Although the 2 characters are from separate movies, in their own way they show similarities. Both individuals have their macabre side, however this is mostly due to the characters physical design and unfortunate pasts rather than their personalities. This is mirrored within the photograph in which the models are dressed in a gothic style, much like the movies.

The ambient lighting contrasts with the dark characters, which create an odd sense of innocence that, the characters hold.  Walker was aiming to capture the essence of the subjects and their roles “Tim’s love of fashion is all about telling a story, so when he introduced the notion of fairy tales, I began to explore Alice’s Adventures in Wonderland,” she says. “Once I saw how the fanciful shapes created pace through the book, we were off.” (Interview by Penny Martin, Fashion. Telegraph). The narratives are the characters, Lydia and Edward.

Another feature that stands out within the frame is the roses, mainly focusing on the ones within the foreground. Red roses are symbols of love, beauty and courage. Each of the characters has a strange sense of beauty and strengths, however others often overlook these features. The scattered and broken roses represent this. Tim Walkers use of props and exaggerated designs give the photograph the information to portray the narrative. Within the subjects grasp they each hold objects that are symbolic towards them. Lydia was an avid film photographer and due to Edwards hands a collection of scissor hanging from the subject’s hand, Tim Walkers use of props brings forth the characters and adds another dimension to them.

Artist Research: Yaron Lapid

“The New Zero” – https://www.youtube.com/watch?v=ZITNGD4zVgg (link to video)

“The New Zero” is a 3-minute video that consists of found images. Images that Yaron found; back in 1999 where from when he snuck into a demolition sight. Whilst there he found an envelope that contained negatives and portrait photographs from a photographic studio.

The top section or more to the point, the subject’s eyes were cropped out. The cropped images give a sense of lose of identity, however detail is gained through the subjects body posture, remaining features and clothing. Within the photographs there is a correlation between absence and presence. Although we can see the subject, the cropping of a key human feature, which we as humans tend to use to connect with people, is missing. This creates the illusion of absence.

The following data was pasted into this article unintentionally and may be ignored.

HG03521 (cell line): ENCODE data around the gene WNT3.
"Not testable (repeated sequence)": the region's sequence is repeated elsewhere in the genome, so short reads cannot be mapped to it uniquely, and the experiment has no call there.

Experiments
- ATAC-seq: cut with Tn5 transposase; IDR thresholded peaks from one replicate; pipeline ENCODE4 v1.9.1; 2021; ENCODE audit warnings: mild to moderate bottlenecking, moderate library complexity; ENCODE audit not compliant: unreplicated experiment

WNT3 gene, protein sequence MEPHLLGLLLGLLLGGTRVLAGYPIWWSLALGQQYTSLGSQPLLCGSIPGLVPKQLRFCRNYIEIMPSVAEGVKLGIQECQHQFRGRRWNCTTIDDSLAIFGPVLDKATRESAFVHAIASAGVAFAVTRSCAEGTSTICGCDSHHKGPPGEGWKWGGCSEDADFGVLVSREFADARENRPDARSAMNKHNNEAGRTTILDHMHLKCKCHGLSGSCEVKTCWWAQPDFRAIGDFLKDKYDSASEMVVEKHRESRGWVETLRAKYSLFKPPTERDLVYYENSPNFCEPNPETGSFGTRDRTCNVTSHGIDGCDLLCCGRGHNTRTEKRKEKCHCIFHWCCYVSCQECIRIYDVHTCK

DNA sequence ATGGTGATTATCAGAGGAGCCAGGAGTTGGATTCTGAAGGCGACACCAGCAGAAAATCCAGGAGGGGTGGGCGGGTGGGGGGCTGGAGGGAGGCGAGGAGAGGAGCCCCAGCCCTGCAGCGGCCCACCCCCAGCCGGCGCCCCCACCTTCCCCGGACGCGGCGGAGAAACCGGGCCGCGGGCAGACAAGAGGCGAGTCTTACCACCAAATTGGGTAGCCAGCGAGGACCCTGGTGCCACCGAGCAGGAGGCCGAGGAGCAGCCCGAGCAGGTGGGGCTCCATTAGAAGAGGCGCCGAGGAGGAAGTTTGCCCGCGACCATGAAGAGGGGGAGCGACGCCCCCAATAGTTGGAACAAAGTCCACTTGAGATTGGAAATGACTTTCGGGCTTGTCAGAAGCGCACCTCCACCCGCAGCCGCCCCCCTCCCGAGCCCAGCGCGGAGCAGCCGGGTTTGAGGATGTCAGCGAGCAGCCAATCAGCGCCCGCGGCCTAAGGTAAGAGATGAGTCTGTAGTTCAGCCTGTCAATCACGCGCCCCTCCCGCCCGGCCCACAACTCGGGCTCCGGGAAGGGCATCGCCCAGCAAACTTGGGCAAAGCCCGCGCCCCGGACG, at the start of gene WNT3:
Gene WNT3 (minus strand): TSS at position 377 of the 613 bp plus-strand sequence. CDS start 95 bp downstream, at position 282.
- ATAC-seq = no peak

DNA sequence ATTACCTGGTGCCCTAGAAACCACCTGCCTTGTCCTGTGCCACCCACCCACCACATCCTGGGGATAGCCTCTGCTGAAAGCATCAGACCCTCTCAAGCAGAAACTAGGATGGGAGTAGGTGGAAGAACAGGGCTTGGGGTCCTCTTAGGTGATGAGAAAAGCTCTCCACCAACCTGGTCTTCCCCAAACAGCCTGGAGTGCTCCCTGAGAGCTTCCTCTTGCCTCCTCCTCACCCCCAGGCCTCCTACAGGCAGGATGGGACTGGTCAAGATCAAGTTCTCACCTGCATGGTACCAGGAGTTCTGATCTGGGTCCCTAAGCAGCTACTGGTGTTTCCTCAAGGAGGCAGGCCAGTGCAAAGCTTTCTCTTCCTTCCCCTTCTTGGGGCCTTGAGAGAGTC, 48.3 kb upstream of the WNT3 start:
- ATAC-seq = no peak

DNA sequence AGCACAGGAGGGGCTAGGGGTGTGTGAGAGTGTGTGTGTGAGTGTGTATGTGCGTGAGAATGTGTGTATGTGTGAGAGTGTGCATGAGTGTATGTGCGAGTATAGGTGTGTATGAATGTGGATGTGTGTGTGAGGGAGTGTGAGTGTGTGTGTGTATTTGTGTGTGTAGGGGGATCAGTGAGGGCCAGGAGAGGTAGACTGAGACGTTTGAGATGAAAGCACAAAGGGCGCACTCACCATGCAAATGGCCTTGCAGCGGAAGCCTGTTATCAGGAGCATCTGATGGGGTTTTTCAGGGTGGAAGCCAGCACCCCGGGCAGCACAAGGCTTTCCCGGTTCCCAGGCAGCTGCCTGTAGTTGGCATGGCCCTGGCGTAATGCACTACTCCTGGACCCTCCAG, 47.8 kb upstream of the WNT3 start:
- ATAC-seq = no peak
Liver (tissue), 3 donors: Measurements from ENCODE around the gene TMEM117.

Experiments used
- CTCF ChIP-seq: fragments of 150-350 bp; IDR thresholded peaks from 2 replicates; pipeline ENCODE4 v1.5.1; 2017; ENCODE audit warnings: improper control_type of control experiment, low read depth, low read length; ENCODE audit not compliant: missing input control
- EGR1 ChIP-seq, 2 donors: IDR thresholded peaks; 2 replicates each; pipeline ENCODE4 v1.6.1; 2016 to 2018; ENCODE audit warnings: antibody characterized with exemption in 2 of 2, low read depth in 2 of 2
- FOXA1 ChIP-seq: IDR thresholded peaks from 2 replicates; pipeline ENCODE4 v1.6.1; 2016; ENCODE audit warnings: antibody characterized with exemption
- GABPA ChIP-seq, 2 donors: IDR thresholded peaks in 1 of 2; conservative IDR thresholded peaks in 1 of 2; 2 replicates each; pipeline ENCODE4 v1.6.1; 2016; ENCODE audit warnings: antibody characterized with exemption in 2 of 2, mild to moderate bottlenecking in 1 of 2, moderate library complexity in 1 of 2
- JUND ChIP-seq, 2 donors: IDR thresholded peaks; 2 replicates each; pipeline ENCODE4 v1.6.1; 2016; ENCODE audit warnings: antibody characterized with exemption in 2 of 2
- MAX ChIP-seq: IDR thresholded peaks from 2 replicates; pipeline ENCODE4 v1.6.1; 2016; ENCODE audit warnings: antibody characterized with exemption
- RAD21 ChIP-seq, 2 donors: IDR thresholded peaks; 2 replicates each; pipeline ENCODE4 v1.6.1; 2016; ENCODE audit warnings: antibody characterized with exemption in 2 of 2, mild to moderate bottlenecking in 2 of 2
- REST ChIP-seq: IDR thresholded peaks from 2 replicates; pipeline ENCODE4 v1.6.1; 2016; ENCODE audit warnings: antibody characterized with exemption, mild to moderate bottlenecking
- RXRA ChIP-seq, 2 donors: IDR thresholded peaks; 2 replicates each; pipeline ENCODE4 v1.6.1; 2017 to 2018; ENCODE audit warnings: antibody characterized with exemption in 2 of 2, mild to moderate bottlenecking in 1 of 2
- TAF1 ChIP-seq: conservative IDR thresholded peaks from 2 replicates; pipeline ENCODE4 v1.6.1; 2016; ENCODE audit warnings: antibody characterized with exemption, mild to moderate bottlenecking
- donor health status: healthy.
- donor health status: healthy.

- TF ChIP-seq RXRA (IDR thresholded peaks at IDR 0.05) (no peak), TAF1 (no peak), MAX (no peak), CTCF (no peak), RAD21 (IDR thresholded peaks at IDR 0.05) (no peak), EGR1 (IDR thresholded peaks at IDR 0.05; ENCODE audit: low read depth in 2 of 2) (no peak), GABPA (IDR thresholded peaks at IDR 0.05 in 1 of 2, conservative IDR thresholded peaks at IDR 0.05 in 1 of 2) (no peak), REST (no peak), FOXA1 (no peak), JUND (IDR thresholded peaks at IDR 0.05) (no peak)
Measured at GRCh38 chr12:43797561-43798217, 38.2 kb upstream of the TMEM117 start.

The use of cropping the subjects eyes creates a sense of distances and also destabilizes the easiest and most notable way for the viewers to relate and create a connection to the subject. It also creates a sense of un-ease and dehumanization. In the slideshow (see link above to view video on YouTube) the images pan from the subject’s chest up to their face, fading out to the next just before the crop. This adds to the sense of distance.

” The negative space of this broken eye contact throws a new set of referents into focus: mouth, clothes, posture and pose. But these are not the soft mouths of faces unused to public gazes: these are mouths that are sculpted into shape for the camera, posed in seriousness, seductiveness, charm, officialness. However, the compositional shift reveals another soft informality in the bodies of the subjects: in their slouches, in the small wrinkles in their clothes, and in the angles at which they awkwardly sit.” – Ayesha Hameed

There is a correlation between the concept that the subject’s identity has been lost due to the crop, but also that the photographs and negatives themselves were lost or left behind when Yaron found them. From my point of view that is the narrative within these photographs, lost images, losing key aspects of their identity. These aspects add to the sense of un-happiness within them.

Yaron’s work has made me consider what would happen to my own work if I were to remove sections from them. Would if give them a new dimension? Would it help with the narrative? Would it create a new Narrative in comparison to the original? I find the concept of taking the photographs and putting them into a slideshow interesting. Bring them together in that format and with the up pan and fading out personally gave the images more definition than the paper format.

His work makes me feel a little un-settled. Eyes are the windows to your soul, you can find a lot out about how someone is feeling, sometime they ever work as lie detectors. In this circumstance, the lack of the subjects eyes unsettles me because there is not that connection you would receive looking at a portrait (including the eyes) or face to face with a person.